Crowd expresses reservations at possible hospital merger - June 1, 2017

Courtesy of Chicago Tribune • Meredith Colias • June 1, 2017 02:43 pm

By Meredith Colias • Post-Tribune

The Service Employee International Union and the NAACP’s Gary chapter held a town hall meeting at Ivy Tech Wednesday night to discuss how Methodist employees would be affected by a potential merger with Franciscan Health.

Methodist CEO Raymond Grady told the nearly 100-person audience that 37 potential buyers had expressed some interest in acquiring its hospitals.

He said Methodist chose Franciscan because it was the only one that pledged to keep equitable health services in Gary. If merger plans would advance and win approval, Franciscan would take over Methodist’s assets and liabilities, he said.

“We basically become a Catholic hospital,” Grady told the crowd.

If a merger goes forward, Methodist’s board of directors would be added to Franciscan’s board. Methodist’s executives would remain in their roles. Union members would continue to keep their jobs, he said.

Grady announced last June that Methodist planned to explore a merger with another hospital.

Franciscan has proposed the construction a new $300 million hospital in Gary in exchange for ending the consent decree that mandates Methodist devote equal resources between Merrillville and Gary.

Several speakers in the crowd expressed skepticism that Franciscan would be beneficial for Methodist employees or care services it provides.

Dr. Deborah McCullough, an obstetrician and gynecologist at Methodist for nearly 40 years, told the panel she would to refer patients seeking birth control procedures to non-Catholic hospitals.

“My biggest concern is who we go to bed with,” she said after the meeting, referring to Franciscan. “There has to be some…rapport (there) with somebody who understands our views.”

The hospital system follows directives from the U.S. Conference of Catholic Bishops, meaning it doesn’t perform certain procedures like vasectomy, tubal ligation, and abortion.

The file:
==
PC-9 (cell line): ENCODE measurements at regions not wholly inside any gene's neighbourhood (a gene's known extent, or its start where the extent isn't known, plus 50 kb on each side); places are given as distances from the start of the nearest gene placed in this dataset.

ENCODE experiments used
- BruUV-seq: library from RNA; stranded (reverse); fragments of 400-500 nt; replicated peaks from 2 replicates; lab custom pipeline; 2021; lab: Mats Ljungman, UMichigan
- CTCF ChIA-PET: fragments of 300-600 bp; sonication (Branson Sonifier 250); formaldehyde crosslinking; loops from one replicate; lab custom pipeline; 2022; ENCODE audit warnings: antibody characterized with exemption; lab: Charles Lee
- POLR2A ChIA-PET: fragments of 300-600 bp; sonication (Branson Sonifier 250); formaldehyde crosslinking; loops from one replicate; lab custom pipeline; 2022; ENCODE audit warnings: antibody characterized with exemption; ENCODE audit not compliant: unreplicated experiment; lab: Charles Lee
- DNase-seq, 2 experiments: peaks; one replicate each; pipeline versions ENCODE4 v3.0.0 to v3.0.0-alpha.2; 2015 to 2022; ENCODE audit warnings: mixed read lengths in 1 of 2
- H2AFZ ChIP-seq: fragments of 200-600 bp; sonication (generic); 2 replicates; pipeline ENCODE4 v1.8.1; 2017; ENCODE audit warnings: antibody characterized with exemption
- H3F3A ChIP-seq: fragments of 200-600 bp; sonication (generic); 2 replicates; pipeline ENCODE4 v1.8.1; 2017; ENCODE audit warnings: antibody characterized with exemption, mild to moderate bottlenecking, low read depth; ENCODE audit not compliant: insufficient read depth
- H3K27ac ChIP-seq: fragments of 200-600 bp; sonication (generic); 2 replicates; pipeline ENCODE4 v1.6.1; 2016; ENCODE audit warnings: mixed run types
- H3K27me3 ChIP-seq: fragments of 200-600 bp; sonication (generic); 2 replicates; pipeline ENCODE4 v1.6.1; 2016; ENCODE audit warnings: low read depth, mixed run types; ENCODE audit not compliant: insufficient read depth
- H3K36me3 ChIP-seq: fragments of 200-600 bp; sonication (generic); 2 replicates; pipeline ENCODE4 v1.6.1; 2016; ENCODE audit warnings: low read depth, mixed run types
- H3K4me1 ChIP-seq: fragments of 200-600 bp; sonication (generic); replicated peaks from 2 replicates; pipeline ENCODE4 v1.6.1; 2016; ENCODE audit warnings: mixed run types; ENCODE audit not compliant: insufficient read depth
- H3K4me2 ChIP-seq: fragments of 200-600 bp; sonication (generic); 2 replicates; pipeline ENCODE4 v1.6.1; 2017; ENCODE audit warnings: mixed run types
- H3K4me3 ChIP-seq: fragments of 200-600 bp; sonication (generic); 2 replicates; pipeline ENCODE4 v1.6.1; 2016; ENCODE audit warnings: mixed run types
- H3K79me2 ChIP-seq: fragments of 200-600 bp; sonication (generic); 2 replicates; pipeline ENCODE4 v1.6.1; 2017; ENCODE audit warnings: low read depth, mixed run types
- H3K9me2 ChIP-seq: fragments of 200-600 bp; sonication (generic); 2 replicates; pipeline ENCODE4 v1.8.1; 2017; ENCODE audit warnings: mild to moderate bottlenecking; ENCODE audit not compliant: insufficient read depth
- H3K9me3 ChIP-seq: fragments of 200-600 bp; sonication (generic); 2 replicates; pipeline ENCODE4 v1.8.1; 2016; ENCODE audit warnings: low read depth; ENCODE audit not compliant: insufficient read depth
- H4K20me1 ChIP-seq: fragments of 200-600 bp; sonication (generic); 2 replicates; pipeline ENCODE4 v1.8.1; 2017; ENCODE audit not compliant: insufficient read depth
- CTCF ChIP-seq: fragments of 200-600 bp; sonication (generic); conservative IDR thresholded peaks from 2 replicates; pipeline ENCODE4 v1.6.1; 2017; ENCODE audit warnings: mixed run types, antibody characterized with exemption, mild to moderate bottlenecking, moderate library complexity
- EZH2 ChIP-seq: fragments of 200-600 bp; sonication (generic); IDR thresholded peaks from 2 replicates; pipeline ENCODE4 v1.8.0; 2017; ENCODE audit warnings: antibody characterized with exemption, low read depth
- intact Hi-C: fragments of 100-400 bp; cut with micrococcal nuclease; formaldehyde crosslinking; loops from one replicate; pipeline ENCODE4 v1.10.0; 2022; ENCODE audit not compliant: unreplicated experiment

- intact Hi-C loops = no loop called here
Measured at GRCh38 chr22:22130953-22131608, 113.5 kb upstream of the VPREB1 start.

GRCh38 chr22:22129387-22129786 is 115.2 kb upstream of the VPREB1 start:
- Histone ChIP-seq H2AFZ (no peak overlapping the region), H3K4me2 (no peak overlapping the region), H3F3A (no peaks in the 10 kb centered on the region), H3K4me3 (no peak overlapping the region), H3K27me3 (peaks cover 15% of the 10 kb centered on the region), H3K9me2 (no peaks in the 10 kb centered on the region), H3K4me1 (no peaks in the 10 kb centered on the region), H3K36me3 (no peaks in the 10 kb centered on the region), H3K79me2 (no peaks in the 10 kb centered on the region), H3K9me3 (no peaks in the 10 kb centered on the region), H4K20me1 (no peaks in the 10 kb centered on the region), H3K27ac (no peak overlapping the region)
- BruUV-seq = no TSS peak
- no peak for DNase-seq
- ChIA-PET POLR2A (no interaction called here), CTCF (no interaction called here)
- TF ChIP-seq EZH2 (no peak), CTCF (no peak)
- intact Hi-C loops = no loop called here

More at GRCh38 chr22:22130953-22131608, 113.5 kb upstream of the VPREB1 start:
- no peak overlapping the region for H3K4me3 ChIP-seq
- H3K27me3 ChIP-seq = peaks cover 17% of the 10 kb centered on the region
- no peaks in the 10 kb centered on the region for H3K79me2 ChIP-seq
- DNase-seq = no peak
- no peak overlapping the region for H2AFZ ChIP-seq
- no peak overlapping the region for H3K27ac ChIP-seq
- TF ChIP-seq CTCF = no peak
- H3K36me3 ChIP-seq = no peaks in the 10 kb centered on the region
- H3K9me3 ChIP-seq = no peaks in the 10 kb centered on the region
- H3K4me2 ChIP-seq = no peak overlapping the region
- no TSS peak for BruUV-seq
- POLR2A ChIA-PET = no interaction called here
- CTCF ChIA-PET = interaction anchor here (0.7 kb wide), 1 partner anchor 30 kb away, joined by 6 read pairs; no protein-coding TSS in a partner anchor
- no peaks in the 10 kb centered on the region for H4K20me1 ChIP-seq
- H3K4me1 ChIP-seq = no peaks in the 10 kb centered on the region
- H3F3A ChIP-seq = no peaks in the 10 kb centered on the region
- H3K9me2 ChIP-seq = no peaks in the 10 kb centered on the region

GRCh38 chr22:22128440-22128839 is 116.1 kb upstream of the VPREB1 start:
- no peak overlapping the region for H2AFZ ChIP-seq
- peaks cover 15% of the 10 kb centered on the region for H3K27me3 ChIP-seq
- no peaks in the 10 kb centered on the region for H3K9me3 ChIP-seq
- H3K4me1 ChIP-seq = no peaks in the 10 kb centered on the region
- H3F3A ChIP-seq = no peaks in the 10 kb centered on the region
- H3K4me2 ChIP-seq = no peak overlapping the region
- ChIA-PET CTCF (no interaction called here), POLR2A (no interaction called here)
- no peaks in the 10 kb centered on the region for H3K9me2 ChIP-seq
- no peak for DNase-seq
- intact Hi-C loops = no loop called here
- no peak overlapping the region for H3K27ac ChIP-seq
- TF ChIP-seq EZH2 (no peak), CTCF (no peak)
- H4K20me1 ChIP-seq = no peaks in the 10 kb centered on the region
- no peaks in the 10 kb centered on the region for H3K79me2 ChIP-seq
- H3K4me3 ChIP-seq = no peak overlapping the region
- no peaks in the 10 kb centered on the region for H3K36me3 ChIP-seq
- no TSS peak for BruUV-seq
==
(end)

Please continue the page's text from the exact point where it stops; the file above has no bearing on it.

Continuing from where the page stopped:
Oncology nurse Dee Popp also expressed concerns that staff could be subject to layoffs after a merger. She said she was laid off from Franciscan twice in 1984 and 1994.

Franciscan officials were not present at the meeting.

SEIU representative Lorenzo Crowell said after the meeting that the union did not actively invite Franciscan to attend, because it did not represent any of its employees.

The union represents over 600 employees, he said. Methodist employs more than 2,000 people.

Rep. Charlie Brown, D-Gary said he was not in favor of eliminating the consent decree, but would support looking at ways to potentially revise it. Brown said that he, Mayor Karen Freeman Wilson and former mayor Richard Hatcher would have to sign on any changes.

“I am 100 percent in favor of a new hospital,” he said. Many fears on Franciscan were “just a matter of trust and the unknown.”

“I am open and willing to get to know them better,” he said. “I have only heard negative (feedback on Franciscan)… That’s an open invitation for us to get to know one another better.”

In March, Methodist and Franciscan officials announced they signed a non-binding letter of intent aimed at combining hospital operations.

Both systems said then they expected expect to explore the partnership during a 120-day period before any agreement would be finalized.

Grady said Wednesday that he expected both sides would stay in preliminary negotiations through the end of the year.

Franciscan Alliance is one of the largest Catholic health care systems in the Midwest. Locally, it owns hospitals in Crown Point, Munster, Hammond, Dyer and Michigan City.

Founded in 1875 by Sisters of St. Francis of Perpetual Adoration, it employs nearly 20,000 healthcare professionals.

Nearly 100 years old, Methodist Hospitals operates two facilities in Gary and in Merrillville. Its Gary campus was the first Level 3-rated trauma center in Northwest Indiana.